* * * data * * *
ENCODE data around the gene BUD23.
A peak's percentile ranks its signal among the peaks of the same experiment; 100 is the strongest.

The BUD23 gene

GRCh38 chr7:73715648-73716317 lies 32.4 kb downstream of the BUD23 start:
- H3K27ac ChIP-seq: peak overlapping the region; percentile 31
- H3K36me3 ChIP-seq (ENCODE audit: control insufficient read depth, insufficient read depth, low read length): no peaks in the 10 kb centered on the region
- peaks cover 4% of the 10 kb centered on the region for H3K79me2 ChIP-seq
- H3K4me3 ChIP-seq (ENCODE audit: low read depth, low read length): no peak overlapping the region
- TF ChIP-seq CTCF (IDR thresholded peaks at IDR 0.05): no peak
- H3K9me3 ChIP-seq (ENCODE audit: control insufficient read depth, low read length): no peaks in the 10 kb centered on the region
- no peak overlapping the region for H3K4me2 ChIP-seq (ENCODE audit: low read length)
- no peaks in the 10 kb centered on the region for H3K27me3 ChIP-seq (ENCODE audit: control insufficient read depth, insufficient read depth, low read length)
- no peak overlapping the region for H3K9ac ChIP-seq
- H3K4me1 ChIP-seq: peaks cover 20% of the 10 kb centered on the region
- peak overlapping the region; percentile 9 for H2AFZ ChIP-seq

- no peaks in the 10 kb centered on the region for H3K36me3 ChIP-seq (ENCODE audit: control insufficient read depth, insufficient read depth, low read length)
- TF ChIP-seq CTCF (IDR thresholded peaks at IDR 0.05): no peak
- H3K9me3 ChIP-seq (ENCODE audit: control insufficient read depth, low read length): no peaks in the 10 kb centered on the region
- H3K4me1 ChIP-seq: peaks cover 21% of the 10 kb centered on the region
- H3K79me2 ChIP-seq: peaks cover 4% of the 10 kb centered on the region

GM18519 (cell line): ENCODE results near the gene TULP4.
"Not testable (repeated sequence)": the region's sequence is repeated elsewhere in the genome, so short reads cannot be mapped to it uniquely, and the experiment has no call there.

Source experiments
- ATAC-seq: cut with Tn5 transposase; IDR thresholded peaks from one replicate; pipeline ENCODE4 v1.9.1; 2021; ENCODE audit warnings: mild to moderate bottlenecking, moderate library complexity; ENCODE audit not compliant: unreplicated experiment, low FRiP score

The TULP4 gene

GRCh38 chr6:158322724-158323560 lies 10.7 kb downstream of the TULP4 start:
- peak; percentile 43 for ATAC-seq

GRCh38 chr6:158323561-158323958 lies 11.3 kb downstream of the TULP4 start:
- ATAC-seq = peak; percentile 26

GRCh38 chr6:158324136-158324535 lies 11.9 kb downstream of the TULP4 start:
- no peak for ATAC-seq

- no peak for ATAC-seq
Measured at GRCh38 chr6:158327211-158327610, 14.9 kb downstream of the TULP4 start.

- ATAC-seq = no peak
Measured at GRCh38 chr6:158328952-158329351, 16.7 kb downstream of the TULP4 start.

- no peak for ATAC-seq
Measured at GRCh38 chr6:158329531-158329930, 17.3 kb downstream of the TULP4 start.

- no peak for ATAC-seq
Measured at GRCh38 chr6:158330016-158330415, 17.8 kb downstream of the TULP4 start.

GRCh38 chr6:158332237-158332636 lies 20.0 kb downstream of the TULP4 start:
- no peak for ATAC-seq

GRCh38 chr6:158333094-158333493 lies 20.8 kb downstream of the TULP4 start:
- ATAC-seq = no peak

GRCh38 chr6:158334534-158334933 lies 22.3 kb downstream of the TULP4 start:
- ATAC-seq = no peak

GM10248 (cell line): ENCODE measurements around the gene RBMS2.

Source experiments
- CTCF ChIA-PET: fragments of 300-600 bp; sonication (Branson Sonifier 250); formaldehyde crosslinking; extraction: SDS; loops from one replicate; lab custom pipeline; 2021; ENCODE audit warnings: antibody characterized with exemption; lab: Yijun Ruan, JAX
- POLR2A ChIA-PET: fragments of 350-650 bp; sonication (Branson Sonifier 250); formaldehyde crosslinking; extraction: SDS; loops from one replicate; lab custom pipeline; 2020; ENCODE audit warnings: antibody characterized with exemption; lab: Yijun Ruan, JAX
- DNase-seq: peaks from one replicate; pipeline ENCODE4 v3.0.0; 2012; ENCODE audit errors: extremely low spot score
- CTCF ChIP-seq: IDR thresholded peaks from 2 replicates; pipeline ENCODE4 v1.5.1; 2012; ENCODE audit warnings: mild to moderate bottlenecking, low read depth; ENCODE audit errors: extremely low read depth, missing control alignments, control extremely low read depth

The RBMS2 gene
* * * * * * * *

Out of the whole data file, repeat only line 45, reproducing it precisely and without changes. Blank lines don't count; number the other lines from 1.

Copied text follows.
- ATAC-seq = no peak